Sunday, June 19, 2011

Cost of solar power (13)

Over the weekend, the Australian federal government announced two winners under its Solar Flagships funding program.  This post contains an analysis of the Levelised Electricity Cost for the Solar Dawn project; my next post will investigate the other winner (Moree Solar Farm).

The Solar Flagships program, as originally announced in 2009 with AUD 1.5 billion funding, had the intention to support more than 1 GW of installed solar generation capacity in four separate projects in Australia, two solar thermal and two PV.   In the 2011 federal budget, funds available over the forward estimates period were reduced by AUD 250 million.  Even in reduced form, the program represented a very big pot of money and there was vigorous competition with 44 original applicants and a subsequent shortlist of eight.

The Solar Dawn project is a hybrid between solar thermal and gas, with the gas component restricted to 15% of the total output.  The project uses the Compact Linear Fresnel Reflector (CLFR) technology devised by David Mills at the University of Sydney and now under the control of the French multinational company Areva.  This technology was helped to full commercial status by venture capitalists in California.  Wikipedia summarises the history of the technology.

It is of interest that no tower technology (such as Ivanpah in California and Abengoa in Spain) made the solar thermal shortlist.  The CLFR technology also triumphed over applicants based on parabolic trough technologies.  Climate Spectator today published a very interesting interview with Anthony Wiseman, Areva’s Regional Director and General Manager of Areva Renewables, who discusses technicalities associated with the CLFR concept.  Here are some quotations from that interview:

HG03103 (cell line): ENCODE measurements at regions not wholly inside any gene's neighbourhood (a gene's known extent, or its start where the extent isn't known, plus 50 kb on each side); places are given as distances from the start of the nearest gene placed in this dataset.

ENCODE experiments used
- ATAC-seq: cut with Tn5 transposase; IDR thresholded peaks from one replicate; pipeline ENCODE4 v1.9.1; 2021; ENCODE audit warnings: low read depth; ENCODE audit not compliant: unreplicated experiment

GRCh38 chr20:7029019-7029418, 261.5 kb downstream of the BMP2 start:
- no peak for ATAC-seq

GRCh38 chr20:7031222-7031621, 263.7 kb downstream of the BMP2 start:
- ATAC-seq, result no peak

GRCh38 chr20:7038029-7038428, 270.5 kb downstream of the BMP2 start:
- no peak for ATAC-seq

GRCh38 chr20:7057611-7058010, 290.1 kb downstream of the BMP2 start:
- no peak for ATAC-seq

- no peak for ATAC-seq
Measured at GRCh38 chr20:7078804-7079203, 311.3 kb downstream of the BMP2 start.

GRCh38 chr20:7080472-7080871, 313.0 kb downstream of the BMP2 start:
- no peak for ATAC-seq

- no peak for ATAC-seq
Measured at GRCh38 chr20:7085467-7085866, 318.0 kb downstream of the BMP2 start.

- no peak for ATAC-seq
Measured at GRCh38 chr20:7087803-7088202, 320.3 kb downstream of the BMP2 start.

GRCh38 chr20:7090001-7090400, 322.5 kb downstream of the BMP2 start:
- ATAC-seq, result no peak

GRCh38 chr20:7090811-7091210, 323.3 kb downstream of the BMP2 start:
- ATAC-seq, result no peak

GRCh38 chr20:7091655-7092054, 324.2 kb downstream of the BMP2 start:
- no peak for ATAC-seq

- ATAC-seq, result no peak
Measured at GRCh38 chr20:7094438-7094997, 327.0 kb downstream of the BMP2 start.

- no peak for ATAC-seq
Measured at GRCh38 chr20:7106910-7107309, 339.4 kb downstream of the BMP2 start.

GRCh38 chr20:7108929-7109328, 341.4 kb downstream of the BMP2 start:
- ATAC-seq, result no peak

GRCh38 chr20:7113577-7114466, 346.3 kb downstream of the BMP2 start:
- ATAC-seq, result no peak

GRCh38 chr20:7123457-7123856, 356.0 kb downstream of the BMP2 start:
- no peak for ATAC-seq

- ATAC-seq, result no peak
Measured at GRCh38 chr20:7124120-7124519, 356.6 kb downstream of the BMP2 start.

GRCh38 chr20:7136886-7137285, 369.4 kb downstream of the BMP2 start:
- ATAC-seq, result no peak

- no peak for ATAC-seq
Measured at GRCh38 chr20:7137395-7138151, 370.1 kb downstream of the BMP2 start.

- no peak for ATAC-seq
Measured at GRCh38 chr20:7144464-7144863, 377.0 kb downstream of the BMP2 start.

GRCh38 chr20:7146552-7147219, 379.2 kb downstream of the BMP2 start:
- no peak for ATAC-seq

“... the attractiveness of CLFR technology is that it’s direct steam generation, so it doesn’t require that balance of plant or heat exchanger equipment, it doesn’t have the environmental hazards of dealing with a thermal oil circuit and consequently it has a capital cost advantage.

... our temperatures are in excess of what is achievable by a parabolic trough plant. By producing super heated steam at such a temperature and pressure, we increase the efficiency …, which improves the project economics.”

To achieve consistency of power output, the Solar Dawn project opted in favour of a hybrid solar-gas system instead of thermal storage.  According to Wiseman in the Climate Spectator interview:

... we have a research and development group that continues to pursue storage solutions, but at the current day it’s not a commercial proposition.

“The plant will be able to independently operate on solar, or it will be able to independently operate on gas. The 15 per cent restriction is from the guidelines under the Solar Flagships Program related to the annual energy that was dispatched from the plant. It’s not an instantaneous calculation. It’s a yearly calculation.

... Solar thermal in general has a sort of 22, 24 per cent capacity factor.”